over this) spent 10 hours at the UC Santa Barbara library trying to find
documentation for seeding grasses, she could find none. Seeding slopes
after a fire or grading does nothing but destroy the ecosystem for
perpetuity. Bare, grass-covered or ice plant-covered slopes commonly load
up to field capacity (and beyond), while slopes covered with a mix of
native shrubs and trees and perennials rarely do(Patric). In a home
landscaping seeding with grass makes a weedy slope that is very hard to
stabilize and reestablish plants on and it creates a different plant
community, ie. Weeds.
The type of mulch, placed on top of the ground, is very important in the
management of a slope susceptible to erosion. See the mulch page for
appropriate types of mulch to use. If you use the wrong type of mulch the
plants will not grow very well, weeds could be introduced, and erosion
could be increased!
Plastic is for bags, soda bottles, and children's toys. If you stuck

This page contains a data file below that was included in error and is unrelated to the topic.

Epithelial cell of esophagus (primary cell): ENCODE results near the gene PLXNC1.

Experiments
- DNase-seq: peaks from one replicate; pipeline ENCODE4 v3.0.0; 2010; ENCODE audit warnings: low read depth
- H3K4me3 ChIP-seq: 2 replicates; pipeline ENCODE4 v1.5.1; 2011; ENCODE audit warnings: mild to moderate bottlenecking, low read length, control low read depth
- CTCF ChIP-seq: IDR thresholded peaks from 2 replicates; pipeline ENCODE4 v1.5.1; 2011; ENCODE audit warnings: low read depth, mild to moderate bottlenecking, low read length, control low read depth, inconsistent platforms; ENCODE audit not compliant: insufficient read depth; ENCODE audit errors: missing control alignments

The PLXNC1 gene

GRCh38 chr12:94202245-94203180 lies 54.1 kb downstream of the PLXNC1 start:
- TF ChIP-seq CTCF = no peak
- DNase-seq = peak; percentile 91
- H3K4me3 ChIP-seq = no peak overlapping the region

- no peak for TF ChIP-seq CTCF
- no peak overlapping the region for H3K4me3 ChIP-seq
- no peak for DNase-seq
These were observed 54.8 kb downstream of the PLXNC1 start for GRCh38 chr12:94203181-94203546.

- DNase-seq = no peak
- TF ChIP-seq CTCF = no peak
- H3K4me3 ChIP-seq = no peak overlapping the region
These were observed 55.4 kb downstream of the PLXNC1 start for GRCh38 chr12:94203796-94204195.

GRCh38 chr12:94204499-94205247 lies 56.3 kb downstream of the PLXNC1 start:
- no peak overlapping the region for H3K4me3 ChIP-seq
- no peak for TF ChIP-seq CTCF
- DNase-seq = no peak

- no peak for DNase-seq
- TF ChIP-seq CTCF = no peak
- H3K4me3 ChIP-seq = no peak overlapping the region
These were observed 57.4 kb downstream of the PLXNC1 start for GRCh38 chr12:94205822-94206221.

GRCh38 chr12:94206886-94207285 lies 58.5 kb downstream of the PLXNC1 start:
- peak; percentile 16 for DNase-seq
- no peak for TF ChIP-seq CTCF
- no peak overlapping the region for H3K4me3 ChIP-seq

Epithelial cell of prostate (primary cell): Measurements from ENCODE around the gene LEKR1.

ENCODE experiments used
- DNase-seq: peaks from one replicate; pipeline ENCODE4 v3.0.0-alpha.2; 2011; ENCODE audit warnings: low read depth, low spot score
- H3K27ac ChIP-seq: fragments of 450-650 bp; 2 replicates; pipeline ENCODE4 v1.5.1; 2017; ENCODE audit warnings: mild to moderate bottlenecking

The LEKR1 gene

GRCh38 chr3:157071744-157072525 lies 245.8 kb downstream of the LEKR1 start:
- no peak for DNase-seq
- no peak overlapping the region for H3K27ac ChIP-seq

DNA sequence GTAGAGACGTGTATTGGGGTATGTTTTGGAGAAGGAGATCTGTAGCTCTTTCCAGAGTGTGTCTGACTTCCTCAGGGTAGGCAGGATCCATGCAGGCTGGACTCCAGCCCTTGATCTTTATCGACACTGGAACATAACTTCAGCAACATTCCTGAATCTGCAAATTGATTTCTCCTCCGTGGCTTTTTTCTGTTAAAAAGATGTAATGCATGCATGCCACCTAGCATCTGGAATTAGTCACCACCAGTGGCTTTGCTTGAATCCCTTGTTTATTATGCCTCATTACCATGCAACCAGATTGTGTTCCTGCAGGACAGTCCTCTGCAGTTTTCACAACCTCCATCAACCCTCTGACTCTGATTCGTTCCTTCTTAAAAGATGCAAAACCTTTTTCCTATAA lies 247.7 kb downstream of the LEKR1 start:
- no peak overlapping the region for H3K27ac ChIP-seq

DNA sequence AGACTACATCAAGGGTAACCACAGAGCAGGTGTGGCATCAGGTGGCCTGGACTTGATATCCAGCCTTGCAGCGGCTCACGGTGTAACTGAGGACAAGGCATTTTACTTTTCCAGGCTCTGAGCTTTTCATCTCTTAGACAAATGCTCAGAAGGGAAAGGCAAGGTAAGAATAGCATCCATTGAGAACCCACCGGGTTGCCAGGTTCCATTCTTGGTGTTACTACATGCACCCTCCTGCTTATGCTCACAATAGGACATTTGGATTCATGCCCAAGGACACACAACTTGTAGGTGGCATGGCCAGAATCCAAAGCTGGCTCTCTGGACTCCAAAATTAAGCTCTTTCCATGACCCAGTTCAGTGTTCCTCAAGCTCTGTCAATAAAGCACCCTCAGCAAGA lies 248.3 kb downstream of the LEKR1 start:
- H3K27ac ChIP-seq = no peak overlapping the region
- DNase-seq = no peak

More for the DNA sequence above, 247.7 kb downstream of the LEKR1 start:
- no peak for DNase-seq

those items on the hillside they would be about as attractive and
effective for erosion control. (After a few years the plastic 'weed
barrier', 'mulch' or 'erosion matting' has curled and is sticking up in
amongst the weeds.) I removed some of this stuff off of a 'restoration
project' (in a shady spot) near San Luis Obispo a few years ago. The
ground was practically bald (nothing much was alive) after 2 years,
except a little annual rye grass. Next to the plastic, there was near-
normal recovery. In other places where this plastic matting was used
(sunny spots) the weeds had gone crazy. Short term solution that is a